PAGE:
Q&A with CNLM Co-Director Dr. Sunil Gandhi
In March 2021, the Center for the Neurobiology of Learning and Memory (CNLM) announced that Sunil Gandhi, associate professor of neurobiology and behavior in the School of Biological Sciences will serve alongside Michael Yassa as co-director. Sunil has served as CNLM’s first-ever associate director since 2018. In that short time, he has made a big impact in the CNLM community by supporting cutting-edge research, connecting students with job opportunities, and by designing online events that have engaged the broader community in brain-related topics.
In his role as co-director, Sunil will focus on the CNLM’s technology, entrepreneurial innovation, student training through the NeuroScholars program, and our growing conference and annual meetings. I will continue to direct graduate student training, external relations, and will take a leading role in positioning the CNLM locally, regionally, nationally, and internationally. We sat down with Sunil to find out more about him and his new role in the Center.
What brought you to UC Irvine?
I had heard stories about UC Irvine as one of the major nodes for global research in neuroscience ever since I was an undergraduate. People mentioned the great conversations and rich history of neuroscience at the CNLM and I was very excited to have the opportunity to become a part of that history.
Explain your research and implications for the field of learning and memory.
I am a visual neuroscientist, I study how circuits of the visual system are laid out and how experience, particularly early-life experience, guides that wiring. Historically, there has been a dialogue between visual neuroscience and learning and memory, but I would say the tools and the questions were more distinct, and now they are starting to meet. I wanted to get to that meeting place, and in the last few years, I’ve really been able to do that. In particular, I’ve been able to do that through collaborations with colleagues in the CNLM.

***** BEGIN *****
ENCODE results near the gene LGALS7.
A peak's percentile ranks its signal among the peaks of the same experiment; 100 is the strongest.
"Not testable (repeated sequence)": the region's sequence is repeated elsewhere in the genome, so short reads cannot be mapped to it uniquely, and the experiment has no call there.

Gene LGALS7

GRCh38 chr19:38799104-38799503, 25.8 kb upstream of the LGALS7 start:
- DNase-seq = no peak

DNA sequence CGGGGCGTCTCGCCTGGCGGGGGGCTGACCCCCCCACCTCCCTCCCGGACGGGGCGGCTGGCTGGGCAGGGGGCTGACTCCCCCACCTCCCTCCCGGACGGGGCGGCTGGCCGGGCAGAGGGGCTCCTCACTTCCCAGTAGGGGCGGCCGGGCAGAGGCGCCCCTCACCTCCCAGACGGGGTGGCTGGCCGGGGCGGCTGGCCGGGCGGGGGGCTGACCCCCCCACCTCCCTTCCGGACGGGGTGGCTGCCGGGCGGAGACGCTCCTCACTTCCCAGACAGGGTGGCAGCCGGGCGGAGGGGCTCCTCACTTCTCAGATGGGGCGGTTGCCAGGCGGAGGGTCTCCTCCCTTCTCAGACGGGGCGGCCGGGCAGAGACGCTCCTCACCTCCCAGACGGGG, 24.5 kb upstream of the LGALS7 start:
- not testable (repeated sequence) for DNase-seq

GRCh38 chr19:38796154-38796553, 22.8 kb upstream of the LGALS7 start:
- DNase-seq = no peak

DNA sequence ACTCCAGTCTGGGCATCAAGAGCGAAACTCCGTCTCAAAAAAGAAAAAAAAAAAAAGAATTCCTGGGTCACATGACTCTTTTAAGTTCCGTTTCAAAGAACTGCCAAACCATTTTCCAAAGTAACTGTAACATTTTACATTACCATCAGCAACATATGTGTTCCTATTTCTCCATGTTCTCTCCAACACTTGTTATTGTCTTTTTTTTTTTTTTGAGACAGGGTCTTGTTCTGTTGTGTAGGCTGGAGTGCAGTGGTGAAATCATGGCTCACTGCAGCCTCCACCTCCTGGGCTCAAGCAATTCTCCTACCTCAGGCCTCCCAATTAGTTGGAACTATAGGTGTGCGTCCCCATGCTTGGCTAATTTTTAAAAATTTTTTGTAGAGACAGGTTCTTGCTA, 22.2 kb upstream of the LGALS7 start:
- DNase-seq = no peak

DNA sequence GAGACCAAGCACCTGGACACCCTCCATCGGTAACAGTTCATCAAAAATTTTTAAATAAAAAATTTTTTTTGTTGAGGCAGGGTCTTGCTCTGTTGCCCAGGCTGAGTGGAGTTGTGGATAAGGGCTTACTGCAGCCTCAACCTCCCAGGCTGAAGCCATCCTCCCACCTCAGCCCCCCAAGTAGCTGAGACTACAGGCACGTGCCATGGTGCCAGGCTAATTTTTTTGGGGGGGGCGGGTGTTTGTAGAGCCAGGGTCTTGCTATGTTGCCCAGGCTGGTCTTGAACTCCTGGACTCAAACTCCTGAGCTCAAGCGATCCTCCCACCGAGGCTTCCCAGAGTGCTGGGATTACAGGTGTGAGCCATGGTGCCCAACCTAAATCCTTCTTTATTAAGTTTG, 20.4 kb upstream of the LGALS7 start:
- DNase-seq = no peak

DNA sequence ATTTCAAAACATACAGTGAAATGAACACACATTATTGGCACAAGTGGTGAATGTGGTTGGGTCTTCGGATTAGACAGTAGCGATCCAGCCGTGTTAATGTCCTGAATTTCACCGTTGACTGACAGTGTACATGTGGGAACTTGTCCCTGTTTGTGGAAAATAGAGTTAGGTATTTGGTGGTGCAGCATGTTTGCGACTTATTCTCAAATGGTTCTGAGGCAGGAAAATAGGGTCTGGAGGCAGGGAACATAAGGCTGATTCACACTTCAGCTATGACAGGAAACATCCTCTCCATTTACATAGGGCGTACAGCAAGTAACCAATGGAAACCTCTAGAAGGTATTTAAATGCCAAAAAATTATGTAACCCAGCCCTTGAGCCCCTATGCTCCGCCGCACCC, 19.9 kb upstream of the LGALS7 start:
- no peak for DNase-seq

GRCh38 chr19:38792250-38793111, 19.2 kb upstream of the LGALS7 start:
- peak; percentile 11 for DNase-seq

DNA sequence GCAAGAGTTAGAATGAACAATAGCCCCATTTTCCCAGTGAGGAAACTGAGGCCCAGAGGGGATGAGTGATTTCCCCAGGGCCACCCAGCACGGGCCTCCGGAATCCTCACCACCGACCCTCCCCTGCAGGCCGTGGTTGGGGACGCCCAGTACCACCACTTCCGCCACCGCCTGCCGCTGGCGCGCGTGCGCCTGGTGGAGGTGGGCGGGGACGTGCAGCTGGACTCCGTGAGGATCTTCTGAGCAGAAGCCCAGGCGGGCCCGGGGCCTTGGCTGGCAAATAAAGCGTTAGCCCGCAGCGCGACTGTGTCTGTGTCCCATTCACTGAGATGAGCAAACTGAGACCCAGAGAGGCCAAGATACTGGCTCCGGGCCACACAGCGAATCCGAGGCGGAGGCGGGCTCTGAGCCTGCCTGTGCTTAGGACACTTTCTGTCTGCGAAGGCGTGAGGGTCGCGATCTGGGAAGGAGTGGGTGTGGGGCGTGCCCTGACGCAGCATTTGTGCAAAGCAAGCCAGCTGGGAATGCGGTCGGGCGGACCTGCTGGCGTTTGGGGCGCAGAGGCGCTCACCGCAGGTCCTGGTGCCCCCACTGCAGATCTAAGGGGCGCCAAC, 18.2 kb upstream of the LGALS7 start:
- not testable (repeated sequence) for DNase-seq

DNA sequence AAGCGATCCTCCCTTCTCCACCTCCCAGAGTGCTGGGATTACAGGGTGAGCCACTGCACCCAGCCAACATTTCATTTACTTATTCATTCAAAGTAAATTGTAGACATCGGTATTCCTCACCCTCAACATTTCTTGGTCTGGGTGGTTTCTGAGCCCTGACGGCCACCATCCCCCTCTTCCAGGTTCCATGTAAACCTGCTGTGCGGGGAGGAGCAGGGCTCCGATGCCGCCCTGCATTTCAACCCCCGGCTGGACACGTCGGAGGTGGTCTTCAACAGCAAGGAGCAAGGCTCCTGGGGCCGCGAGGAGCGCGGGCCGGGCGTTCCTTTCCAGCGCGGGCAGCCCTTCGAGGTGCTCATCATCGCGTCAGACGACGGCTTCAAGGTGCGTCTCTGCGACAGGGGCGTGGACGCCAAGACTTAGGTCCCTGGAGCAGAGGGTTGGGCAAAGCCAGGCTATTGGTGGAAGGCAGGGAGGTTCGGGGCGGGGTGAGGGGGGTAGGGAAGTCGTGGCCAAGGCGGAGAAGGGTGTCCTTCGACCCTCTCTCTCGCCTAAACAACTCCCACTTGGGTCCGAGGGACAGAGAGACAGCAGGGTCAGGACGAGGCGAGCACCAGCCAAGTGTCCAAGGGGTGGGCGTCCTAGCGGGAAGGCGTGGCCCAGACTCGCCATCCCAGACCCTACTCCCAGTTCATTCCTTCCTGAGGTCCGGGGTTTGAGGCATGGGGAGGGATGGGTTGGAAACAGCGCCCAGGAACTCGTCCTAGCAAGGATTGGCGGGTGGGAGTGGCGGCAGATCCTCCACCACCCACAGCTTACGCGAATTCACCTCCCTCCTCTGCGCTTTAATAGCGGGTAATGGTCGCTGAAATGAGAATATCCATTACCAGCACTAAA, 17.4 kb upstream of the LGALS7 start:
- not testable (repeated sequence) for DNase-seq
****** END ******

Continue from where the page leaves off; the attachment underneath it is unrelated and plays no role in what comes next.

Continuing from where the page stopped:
What are you passionate about outside UCI?
Outside of UCI, I have a passion for cooking. The pandemic has been a boon for my cooking since my family has been in captivity and forced to eat what I make. I’ve refined my paella. I have enjoyed learning about Sichuan cuisine. And I figured out how to make a decent baguette in my home oven.
What are you most excited about in your new role and why?
I am very excited for three things: helping assemble interdisciplinary teams among the Center faculty to tackle big questions, enhancing dissemination of new neurotechnology through innovative research training programs, and fostering new opportunities for entrepreneurship around the research tools and therapeutics Center fellows are creating in their labs.
If you could have one superpower, what would it be and why?
That would definitely be to stop time. I have so much I want to do and (time) is really the key limited resource.